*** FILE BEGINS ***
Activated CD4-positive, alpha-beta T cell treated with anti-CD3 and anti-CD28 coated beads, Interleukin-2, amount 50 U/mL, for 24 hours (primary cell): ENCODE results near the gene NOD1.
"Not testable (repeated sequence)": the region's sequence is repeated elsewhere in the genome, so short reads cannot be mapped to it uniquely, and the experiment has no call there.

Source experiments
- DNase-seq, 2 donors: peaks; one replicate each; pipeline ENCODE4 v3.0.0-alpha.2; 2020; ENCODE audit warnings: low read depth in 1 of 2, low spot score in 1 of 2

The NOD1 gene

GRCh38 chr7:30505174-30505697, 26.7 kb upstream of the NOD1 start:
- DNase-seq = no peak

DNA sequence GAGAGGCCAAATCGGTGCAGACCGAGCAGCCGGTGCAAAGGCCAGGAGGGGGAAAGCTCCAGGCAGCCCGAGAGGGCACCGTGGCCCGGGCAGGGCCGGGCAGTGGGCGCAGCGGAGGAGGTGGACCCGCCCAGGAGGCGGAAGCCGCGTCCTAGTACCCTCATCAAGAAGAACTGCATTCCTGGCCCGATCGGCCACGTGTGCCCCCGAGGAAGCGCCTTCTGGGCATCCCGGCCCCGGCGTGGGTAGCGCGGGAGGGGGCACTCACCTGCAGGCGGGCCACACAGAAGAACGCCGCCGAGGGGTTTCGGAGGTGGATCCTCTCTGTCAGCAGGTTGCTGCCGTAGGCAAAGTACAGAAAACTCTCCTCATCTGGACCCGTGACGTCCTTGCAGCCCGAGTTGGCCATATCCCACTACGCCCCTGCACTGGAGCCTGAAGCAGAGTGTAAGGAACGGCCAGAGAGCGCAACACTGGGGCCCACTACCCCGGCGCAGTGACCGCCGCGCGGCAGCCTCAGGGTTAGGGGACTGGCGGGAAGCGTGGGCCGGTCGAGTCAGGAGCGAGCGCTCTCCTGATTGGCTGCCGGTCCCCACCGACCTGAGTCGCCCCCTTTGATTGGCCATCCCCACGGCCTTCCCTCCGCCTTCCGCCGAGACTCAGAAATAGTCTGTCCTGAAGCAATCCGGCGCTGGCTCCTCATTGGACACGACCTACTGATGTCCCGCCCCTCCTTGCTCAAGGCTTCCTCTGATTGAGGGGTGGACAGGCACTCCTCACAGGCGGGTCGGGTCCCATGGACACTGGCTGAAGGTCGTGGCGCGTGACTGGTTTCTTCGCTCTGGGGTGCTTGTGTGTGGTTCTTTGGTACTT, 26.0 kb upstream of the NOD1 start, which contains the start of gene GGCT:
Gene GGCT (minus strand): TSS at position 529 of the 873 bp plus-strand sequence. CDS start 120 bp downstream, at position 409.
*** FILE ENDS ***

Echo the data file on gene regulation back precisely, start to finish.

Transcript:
Activated CD4-positive, alpha-beta T cell treated with anti-CD3 and anti-CD28 coated beads, Interleukin-2, amount 50 U/mL, for 24 hours (primary cell): ENCODE results near the gene NOD1.
"Not testable (repeated sequence)": the region's sequence is repeated elsewhere in the genome, so short reads cannot be mapped to it uniquely, and the experiment has no call there.

Source experiments
- DNase-seq, 2 donors: peaks; one replicate each; pipeline ENCODE4 v3.0.0-alpha.2; 2020; ENCODE audit warnings: low read depth in 1 of 2, low spot score in 1 of 2

The NOD1 gene

GRCh38 chr7:30505174-30505697, 26.7 kb upstream of the NOD1 start:
- DNase-seq = no peak

DNA sequence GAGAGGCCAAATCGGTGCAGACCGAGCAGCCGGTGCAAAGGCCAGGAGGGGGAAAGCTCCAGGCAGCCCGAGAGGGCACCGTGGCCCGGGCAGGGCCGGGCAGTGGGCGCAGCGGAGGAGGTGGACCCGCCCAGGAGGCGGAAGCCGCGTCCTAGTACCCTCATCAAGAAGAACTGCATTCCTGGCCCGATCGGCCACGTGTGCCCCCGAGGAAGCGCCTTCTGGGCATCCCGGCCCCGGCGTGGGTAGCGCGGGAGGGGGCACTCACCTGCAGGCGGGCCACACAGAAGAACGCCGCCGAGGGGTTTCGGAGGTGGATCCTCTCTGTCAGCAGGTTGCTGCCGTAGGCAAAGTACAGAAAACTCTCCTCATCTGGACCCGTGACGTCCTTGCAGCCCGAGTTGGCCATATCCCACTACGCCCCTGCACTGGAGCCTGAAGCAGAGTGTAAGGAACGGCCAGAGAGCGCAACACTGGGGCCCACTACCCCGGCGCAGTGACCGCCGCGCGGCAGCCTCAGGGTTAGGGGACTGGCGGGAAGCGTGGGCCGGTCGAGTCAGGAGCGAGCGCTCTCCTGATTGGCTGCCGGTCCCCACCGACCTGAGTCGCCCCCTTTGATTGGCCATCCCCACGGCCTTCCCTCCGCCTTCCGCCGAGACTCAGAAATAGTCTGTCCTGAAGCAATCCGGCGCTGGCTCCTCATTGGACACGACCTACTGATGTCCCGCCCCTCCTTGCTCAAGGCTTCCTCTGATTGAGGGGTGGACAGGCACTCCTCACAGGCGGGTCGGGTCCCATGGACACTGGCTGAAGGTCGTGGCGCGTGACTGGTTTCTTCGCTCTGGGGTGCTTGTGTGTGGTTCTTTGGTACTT, 26.0 kb upstream of the NOD1 start, which contains the start of gene GGCT:
Gene GGCT (minus strand): TSS at position 529 of the 873 bp plus-strand sequence. CDS start 120 bp downstream, at position 409.